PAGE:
Davis took aim at Wikipedia when a short passage about the Bush statement was inserted and then removed from the Wikipedia article about Tyson. Among the insults leveled at Wikipedia editors by Davis were "cultists", "Pravda’s heirs", and "Tyson’s Truthers". Other conservative publications echoed Davis' take on Wikipedia. The Weekly Standardclaimed that "Wikipedia editors have rigorously deleted anything less than flattering from Tyson’s bio," while the National Reviewasserted that "text-burning followers" of Tyson were engaged in the "willful suppression of information." None of the criticism discussed any of the policy-based reasons that editors used to advocate either for or against inclusion of the passage, even in Davis' Buzzfeed-like list of "9 Absurd Edit Justifications By Wikipedia’s Neil Tyson Truthers" (which included a comment by this author).
Davis' post "Why Is Wikipedia Deleting All References To Neil Tyson’s Fabrication?" seemed to provide its own answer to that question, which was the political orientation of Wikipedia editors. Davis largely focused on one editor, User:Zero Serenity, highlighting the content of his blog and userboxes. Zero Serenity told the Signpost that "It felt like politics was the only reason The Federalist article was written...it seemed like The Federalist attempted to use Wikipedia to promote the story instead of letting it grow organically. Wikipedia is not meant as a tool to promote politics." Other editors on the talk page echoed his assessment, with one suggesting that, after the phrase "no evidence exists that Bush ever said" the statement in question was removed from the article following claims of inadequate sourcing, Davis included the phrase in a follow-up blog post in order to provide a source so that phrase could be restored.
When the Wikipedia article on The Federalist was proposed for deletion on grounds of notability, Davis charged that it was a retaliatory act by the "science-loving censors at Wikipedia". One editor, User:Gaijin42, told the Signpost he contacted Davis and attempted to explain the kind of sources that Wikipedia articles require, but Davis gave him the "runaround" and accused him of being engaged in "cultish religious zealotry in defense of Neil Tyson", despite the fact that he is politically conservative like Davis. Davis' article went on to compare the proposed deletion to book burning and defended the significance of The Federalist, ending by invoking Obi-Wan Kenobi: "You can’t win. If you strike us down, we’ll become more powerful than you can possibly imagine."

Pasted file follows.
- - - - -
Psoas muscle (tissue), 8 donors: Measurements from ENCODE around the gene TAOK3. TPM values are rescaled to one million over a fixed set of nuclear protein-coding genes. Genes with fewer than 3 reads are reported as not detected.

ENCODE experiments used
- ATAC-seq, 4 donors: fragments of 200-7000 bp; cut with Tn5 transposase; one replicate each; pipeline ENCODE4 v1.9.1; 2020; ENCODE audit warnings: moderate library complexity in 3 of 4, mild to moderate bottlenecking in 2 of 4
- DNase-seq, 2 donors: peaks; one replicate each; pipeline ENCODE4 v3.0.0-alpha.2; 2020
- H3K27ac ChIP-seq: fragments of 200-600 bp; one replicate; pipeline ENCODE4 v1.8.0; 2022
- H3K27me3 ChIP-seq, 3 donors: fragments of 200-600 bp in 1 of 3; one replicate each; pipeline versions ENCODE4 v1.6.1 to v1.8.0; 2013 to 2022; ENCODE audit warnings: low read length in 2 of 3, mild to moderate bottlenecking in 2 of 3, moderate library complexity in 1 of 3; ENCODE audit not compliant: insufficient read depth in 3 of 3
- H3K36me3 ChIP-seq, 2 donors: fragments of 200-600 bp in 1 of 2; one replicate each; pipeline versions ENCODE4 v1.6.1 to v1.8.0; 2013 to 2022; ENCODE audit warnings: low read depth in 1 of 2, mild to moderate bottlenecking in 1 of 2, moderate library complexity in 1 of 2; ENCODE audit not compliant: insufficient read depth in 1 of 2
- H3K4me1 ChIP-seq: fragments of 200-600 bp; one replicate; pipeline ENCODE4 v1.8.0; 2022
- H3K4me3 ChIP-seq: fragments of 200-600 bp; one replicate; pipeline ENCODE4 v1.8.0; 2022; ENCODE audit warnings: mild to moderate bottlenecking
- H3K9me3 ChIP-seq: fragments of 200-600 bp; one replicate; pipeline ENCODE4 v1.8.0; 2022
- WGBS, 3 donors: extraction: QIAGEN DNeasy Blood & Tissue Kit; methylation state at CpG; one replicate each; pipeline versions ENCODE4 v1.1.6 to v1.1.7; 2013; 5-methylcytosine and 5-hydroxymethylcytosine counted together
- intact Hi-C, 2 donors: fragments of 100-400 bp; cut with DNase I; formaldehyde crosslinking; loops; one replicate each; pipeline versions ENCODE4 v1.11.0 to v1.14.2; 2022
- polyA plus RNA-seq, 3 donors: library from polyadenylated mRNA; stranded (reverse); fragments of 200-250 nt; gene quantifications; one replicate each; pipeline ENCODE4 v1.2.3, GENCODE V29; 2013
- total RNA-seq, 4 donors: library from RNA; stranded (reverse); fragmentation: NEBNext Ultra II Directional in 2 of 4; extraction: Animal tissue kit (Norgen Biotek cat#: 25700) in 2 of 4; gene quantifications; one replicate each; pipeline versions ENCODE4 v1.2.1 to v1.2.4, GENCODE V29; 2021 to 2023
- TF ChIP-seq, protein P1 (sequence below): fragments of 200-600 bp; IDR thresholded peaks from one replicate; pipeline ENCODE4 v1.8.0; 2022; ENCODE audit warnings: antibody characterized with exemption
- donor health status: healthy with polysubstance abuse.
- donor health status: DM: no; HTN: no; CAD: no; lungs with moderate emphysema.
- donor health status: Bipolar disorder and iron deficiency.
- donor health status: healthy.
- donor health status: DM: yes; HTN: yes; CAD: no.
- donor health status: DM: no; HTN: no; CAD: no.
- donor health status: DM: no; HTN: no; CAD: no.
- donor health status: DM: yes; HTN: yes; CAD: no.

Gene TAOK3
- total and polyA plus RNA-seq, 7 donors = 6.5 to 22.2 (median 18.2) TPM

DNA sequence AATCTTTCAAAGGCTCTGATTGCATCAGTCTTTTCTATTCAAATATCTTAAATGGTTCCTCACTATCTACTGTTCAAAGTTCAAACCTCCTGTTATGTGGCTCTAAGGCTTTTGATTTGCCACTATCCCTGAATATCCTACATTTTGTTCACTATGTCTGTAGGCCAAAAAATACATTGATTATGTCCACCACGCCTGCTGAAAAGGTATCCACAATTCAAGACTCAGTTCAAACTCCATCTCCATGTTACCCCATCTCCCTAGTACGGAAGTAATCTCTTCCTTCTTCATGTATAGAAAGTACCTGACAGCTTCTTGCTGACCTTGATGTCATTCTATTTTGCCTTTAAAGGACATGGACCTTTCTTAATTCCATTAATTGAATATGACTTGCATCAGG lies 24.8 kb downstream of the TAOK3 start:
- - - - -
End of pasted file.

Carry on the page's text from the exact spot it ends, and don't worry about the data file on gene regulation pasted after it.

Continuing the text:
Senate Minority Leader Mitch McConnell still not a turtle
Not Mitch McConnell
A Congressional vandal has struck again. User:126.96.36.199, an IP address assigned to the United States House of Representatives, was previously in the news for a series of what The Hillcalls "controversial and juvenile edits" that were retweeted by the Twitter bot CongressEdits. (see previous Signpost coverage here and here) Some were legitimate but odd, while others were vandalism that earned the address a series of escalating blocks. Despite previous calls for an investigation, the identity of the person or persons responsible for these edits is unknown.
Buzzfeedreported that the same day the IP address also edited the article about the gaming website Kotaku. The edit accused the website of "being part of a vast conspiracy to promote Cultural Marxism through video games," citing the right-wing website Breitbart. Kotaku has been a target of the Gamergate controversy, a controversy that Buzzfeed calls a "movement of aggrieved and confused white nerds".
Following these and other edits, the IP address was blocked again, this time for three months.
Most prolific editor: "Wikipedia is stronger than people realize": Gus Lubin interviewedJustin Knapp (User:koavf) for the Business Insider (September 19). Knapp was the first editor to contribute more than one million edits to Wikipedia. In the interview, he puts his achievement in perspective as part of a larger collaboration.